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Relevant clinical history and physical exam
An 82 year-old male patient visited our hospital due to ongoing right foot pain. Large ulcers of Rutherford VI were observed on the dorsum and malleolus of his right foot with greenish discharge at the ulcer site. He was on medication for diabetes and hypertension with history of an ex-smoker (1 pack/day for 50 years). Both dorsalis pulses were nearly undetected. The sizes of ulcer were 4 cm x 3.5 cm at right dorsum and 3 cm x 3 cm at right lateral malleolus.
Relevant test results prior to catheterization
The ABI on right foot was 0.62 before the procedure. The Lower extremity CT angiography performed showing approximately 95% luminal narrowing at proximal portion of anterior tibial artery (ATA) with diffuse severe stenosis of overall tibial artery (PTA) with calcification.
Relevant catheterization findings
Peripheral angiography was performed by antegrade approach at right femoral artery with 6 french terumo sheath. The lesion of ATA focalized at the proximal portion; however, the lesion of PTA was diffuse and totally occluded at the mid to distal portion of the artery with abundant microcollteral vessels.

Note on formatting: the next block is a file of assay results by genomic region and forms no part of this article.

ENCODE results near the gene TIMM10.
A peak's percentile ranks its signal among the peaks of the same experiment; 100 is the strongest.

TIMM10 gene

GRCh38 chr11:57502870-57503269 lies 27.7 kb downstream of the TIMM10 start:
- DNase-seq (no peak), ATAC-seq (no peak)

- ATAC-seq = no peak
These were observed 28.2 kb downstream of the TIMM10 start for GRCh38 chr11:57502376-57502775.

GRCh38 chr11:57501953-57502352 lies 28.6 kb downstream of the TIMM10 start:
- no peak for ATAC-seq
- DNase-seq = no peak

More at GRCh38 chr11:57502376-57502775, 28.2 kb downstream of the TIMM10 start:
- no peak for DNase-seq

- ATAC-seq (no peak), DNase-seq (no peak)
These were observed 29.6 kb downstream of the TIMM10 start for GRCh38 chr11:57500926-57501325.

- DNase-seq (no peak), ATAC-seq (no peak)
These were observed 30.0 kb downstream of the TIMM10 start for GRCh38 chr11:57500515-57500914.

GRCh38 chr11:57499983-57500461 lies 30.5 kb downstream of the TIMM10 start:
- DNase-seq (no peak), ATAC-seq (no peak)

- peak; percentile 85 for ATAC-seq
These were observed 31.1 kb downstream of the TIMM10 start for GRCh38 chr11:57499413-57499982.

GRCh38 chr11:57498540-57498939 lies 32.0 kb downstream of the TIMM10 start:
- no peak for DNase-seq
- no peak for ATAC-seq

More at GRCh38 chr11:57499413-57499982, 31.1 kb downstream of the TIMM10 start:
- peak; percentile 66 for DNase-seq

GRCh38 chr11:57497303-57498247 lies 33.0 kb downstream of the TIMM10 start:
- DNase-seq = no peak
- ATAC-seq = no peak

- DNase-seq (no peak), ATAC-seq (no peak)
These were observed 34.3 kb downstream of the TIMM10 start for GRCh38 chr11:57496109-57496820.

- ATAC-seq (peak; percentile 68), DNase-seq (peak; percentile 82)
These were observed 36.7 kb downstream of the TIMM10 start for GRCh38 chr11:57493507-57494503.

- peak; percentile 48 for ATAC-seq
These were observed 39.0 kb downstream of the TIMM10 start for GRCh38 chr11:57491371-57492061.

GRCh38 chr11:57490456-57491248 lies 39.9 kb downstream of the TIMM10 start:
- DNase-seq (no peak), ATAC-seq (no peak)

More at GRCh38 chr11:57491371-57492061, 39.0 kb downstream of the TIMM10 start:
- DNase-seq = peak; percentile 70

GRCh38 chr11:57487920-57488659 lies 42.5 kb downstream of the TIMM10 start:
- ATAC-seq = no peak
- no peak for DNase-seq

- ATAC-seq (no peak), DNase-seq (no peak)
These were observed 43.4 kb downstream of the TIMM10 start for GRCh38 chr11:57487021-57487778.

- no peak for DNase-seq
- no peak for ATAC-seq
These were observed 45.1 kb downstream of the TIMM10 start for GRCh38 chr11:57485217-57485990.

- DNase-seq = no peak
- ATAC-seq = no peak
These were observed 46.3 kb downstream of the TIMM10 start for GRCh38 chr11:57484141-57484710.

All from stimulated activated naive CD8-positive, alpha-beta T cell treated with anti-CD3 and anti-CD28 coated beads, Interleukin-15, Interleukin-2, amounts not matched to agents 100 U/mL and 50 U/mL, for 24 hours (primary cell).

We first tried to across the lesion with Fielder XT (Asahi) wire but the lesion was too hard to penetrate. Gaia (Asahi) first along with micro catheter (Rubicon 14, Boston) were used as next choice; however, we failed to cross the lesions. The alternative strategy which we chose was retrograde approach by using micro puncture wire. After the distal segment of PTA was successfully punctured, Fielder XT (Asahi) wire was selected for an access into the micro catheter which was used during the antegrade approach. As the next step, we used snare to pull out the retrograde wire through the femoral sheath. After the wire was pulled out, we exchanged the wire into Hi-Torque Command (Abbott, 300 cm). Balloon dilatation was performed sufficiently from the proximal PTA (Sterling, Boston, 3.0 mm X 150 mm) to lateral plantal artery (Coyote, Boston, 2.5 mm X 150 mm). Final peripheral angiography demonstrated the recovery of right proximal to distal PTA and plantar brach flows. The follow up ABI of right foot was 0.81. Two week later, the ulcers were nearly restored, in which we could underwent skin graft over ulcers.
Direct revascularization of the ischemic angiosome is necessary for complicated ulcer healing. However, we anticipated the healing of ulcers by treating the most critical stenoses although the ATA and peroneal artery were the main supplying arteries of the occurred ulcers. Indirect revascularization may be the effective alternative procedural strategy when direct revascularization run in to a brick wall.